I'd also like to take this opportunity to invite Jewish women to our Rosh Chodesh Prayers, which take place the beginning of each Jewish Month at Tel Shiloh. Next will be Rosh Chodesh Cheshvan, Tuesday 30th of Tishrei 5779, October 9, 2018, 8:30am, Gd willing. תפילת נשים, ראש חודש חשון, ל' תשרי, יום ג',9/10/2019, 8:30, בשילה הקדומה, תל שילה. For more information email with Rosh Chodesh as subject.

Shiloh Hakeduma, Tel Shiloh is open on weekdays and Chol Hamoed. For more information email, or call 02-5789111.


Anonymous said...

Todah, Batya, for this posting, as always, i enjoy a lot of what you post.

I agree with you, that just going direct to Hashem is the best way... like what else could ever ever be better than just praying or talking directly to the Creator.

Be it in the Kotel, or in ones house, or on the road, in a bus or a car, or just walking. Hashem is right there with us... as long as we acknowledge that He is there.

Well... no one needs to go any where to any Saints grave, or such.

You put it all so well.

Hashem bless you.

By the by, i am not a Jew, but i do follow Hashem and Torah. And i have gained and learned a lot from some many Jewish blogs, and i have gained a lot from yours too.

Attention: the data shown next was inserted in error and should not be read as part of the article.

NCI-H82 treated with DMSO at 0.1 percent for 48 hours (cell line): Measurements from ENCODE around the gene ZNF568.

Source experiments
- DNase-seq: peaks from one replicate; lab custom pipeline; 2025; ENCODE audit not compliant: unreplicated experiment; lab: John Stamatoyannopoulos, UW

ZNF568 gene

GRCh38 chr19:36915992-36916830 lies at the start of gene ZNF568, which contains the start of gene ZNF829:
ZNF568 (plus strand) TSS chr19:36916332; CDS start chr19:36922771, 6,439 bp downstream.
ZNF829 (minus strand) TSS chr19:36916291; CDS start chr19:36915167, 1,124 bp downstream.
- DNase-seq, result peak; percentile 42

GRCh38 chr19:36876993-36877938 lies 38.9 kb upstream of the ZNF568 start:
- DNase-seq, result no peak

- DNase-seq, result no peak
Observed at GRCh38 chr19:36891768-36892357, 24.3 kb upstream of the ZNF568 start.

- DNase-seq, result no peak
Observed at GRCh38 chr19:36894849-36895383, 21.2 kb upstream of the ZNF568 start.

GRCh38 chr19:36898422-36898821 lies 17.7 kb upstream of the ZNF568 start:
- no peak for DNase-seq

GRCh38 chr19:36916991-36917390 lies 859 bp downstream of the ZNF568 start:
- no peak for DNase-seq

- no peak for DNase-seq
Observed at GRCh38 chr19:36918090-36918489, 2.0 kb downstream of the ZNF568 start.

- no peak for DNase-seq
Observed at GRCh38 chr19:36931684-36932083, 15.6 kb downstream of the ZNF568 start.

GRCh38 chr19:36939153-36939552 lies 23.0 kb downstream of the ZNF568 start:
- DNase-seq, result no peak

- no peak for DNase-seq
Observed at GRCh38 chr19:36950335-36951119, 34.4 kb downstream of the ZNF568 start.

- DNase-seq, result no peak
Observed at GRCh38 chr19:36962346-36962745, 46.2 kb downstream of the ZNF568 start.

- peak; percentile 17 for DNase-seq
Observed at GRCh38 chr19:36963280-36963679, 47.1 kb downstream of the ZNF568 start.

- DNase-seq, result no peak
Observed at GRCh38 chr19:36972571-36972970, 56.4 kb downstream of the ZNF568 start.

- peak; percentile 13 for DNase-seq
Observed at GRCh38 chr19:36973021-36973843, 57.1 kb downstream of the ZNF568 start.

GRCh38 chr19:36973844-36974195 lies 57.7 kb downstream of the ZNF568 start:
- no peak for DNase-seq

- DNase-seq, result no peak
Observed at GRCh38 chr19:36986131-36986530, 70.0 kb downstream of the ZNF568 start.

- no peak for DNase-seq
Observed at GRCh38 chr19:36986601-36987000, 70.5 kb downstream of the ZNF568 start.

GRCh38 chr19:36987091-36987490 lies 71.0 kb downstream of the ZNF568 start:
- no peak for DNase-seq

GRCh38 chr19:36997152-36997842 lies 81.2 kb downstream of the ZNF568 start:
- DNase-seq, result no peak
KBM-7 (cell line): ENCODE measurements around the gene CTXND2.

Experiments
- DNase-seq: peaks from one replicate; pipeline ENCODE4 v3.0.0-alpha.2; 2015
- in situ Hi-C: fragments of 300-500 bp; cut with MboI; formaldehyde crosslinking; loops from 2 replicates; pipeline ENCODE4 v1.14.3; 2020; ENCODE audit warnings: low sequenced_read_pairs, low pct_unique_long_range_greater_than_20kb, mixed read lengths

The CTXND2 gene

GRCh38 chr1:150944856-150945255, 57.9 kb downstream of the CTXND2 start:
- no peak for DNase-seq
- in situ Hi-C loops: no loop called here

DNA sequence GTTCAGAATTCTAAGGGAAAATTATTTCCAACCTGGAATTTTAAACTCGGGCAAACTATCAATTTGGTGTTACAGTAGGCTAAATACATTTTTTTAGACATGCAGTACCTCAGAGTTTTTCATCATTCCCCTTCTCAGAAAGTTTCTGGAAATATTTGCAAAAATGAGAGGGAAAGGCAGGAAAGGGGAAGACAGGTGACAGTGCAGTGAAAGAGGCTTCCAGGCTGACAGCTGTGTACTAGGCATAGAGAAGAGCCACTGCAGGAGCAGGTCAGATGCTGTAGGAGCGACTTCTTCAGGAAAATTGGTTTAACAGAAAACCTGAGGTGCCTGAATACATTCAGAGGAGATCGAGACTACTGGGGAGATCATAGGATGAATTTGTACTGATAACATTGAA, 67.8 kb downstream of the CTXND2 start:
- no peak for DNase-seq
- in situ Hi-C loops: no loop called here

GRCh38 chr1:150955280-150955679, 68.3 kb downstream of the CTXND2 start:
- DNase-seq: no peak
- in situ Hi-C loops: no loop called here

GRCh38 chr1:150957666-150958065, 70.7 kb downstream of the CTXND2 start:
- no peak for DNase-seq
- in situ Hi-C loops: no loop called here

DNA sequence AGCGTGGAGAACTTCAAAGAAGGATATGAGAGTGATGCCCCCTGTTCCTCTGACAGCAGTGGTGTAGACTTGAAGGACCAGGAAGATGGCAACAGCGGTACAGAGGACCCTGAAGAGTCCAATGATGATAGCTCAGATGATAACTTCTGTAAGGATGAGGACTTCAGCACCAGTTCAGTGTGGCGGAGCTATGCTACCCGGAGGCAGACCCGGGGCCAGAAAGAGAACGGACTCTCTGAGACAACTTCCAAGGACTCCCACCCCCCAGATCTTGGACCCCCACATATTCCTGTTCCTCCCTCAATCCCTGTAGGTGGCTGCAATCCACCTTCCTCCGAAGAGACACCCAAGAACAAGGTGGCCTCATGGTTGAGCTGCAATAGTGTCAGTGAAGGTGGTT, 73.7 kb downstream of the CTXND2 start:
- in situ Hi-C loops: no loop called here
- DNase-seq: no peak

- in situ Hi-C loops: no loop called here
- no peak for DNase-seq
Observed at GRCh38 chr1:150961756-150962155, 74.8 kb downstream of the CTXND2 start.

Thanks again. So until the New Year... 5779.. God bless you and your family and all those who visit your blog, where you share so much of good things, and other things, in that we become aware of the world we live in..(speaking for me i am :) )


stella croning

Mr. Cohen said...

The Vilna Gaon wrote a famous letter to his
family (the Igeret HaGra) in which he teaches
Jews should avoid unnecessary visits to cemeteries.


Sefer Pele Yoetz, chapter Tumah:

“The Arizal warned us to NOT
visit a cemetery except to bury a dead person.”

Arizal was Rabbi Yitzchak Luria, born 1534, died 1572.


Rabbi Yisroel Reisman [an Orthodox Rabbi] spoke out against
those Jews who plan their vacations for locations like:
Switzerland, France, or Italy where the people hate Jews.

[He said:] "It would be better to visit the Land of Israel to
benefit from its holiness and help our brothers economically."

SOURCE: Flatbush Jewish Journal, 2010/6/17, page 32

PERSONAL NOTE 1: Rabbi Yisroel Reisman did not specifically mention Ukraine (where Rabbi Nachman is buried), but Ukraine is one of the most Jew-hating nations.

PERSONAL NOTE 2: When Rabbi Nachman told his followers to visit his grave, they all lived in Ukraine. Rabbi Nachman never realized that he would be causing Jews to leave the land of Israel to visit his grave.

Time Magazine vs Truth:

Who are the Palestinians?

How Torah Can Defeat Terrorism:

Did Captain Kirk believe in negotiating with terrorists?

How to Pray for Tzahal-IDF:

Rambam Rejected Childless Messiah:

Was Daniel an Orthodox Jew?

Batya said...

Mr. Cohen, stella, thanks to both of you

Natalie Levine said...

Excellent, persuasive post! We had a heated discussion on this very controversy in my sukkah: one of a handful blessed with directly facing Tel Shiloh! 💜

Batya said...

Natalie, you have the most amazing view. People could have been sitting right where your house is for the holy meal in view of the Mishkan.